From Robert G. Ingersoll (1833 – 1899)
A THANKSGIVING SERMON.
MANY ages ago our fathers were living in dens and caves. Their bodies, their low foreheads, were covered with hair. They were eating berries, roots, bark and vermin. They were fond of snakes and raw fish. They discovered fire and, probably by accident, learned how to cause it by friction. They found how to warm themselves—to fight the frost and storm. They fashioned clubs and rude weapons of stone with which they killed the larger beasts and now and then each other. Slowly, painfully, almost imperceptibly they advanced. They crawled and stumbled, staggered and struggled toward the light. To them the world was unknown. On every hand was the mysterious, the sinister, the hurtful. The forests were filled with monsters, and the darkness was crowded with ghosts, devils, and fiendish gods.
These poor wretches were the slaves of fear, the sport of dreams.
Now and then, one rose a little above his fellows—used his senses—the little reason that he had—found something new—some better way. Then the people killed him and afterward knelt with reverence at his grave. Then another thinker gave his thought—was murdered—another tomb became sacred—another step was taken in advance. And so through countless years of ignorance and cruelty—of thought and crime—of murder and worship, of heroism, suffering, and self-denial, the race has reached the heights where now we stand.
Looking back over the long and devious roads that lie between the barbarism of the past and the civilization of to-day, thinking of the centuries that rolled like waves between these distant shores, we can form some idea of what our fathers suffered—of the mistakes they made—some idea of their ignorance, their stupidity—and some idea of their sense, their goodness, their heroism.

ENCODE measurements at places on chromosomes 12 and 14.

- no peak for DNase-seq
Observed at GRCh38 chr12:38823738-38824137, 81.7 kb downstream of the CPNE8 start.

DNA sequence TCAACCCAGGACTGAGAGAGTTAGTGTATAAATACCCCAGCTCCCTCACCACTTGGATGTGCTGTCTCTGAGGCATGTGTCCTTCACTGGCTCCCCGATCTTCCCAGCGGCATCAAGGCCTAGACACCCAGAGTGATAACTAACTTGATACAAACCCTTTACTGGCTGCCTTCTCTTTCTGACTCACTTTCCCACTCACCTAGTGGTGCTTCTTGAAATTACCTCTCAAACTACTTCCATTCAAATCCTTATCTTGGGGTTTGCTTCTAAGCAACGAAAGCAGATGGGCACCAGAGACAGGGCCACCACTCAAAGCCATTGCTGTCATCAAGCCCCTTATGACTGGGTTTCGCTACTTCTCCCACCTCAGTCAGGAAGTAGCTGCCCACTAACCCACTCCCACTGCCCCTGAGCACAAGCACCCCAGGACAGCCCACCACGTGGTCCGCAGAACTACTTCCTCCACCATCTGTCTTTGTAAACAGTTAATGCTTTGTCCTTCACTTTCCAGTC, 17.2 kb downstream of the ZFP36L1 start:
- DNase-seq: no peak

It is a long road from the savage to the scientist—from a den to a mansion—from leaves to clothes—from a flickering rush to the arc-light—from a hammer of stone to the modern mill—a long distance from the pipe of Pan to the violin—to the orchestra—from a floating log to the steamship—from a sickle to a reaper—from a flail to a threshing machine—-from a crooked stick to a plow—from a spinning wheel to a spinning jenny—from a hand loom to a Jacquard—a Jacquard that weaves fair forms and wondrous flowers beyond Arachne’s utmost dream—from a few hieroglyphics on the skins of beasts—on bricks of clay—to a printing press, to a library—a long distance from the messenger, traveling on foot, to the electric spark—from knives and tools of stone to those of steel—a long distance from sand to telescopes—from echo to the phonograph, the phonograph that buries in indented lines and dots the sounds of living speech, and then gives back to life the very words and voices of the dead—a long way from the trumpet to the telephone, the telephone that transports speech as swift as thought and drops the words, perfect as minted coins, in listening ears—a long way from a fallen tree to the suspension bridge—from the dried sinews of beasts to the cables of steel—from the oar to the propeller—from the sling to the rifle—from the catapult to the cannon—a long distance from revenge to law—from the club to the Legislature—from slavery to freedom—from appearance to fact—from fear to reason.
And yet the distance has been traveled by the human race. Countless obstructions have been overcome—numberless enemies have been conquered—thousands and thousands of victories have been won for the right, and millions have lived, labored and died for their fellow-men.
For the blessings we enjoy—for the happiness that is ours, we ought to be grateful. Our hearts should blossom with thankfulness.
Whom, what, should we thank?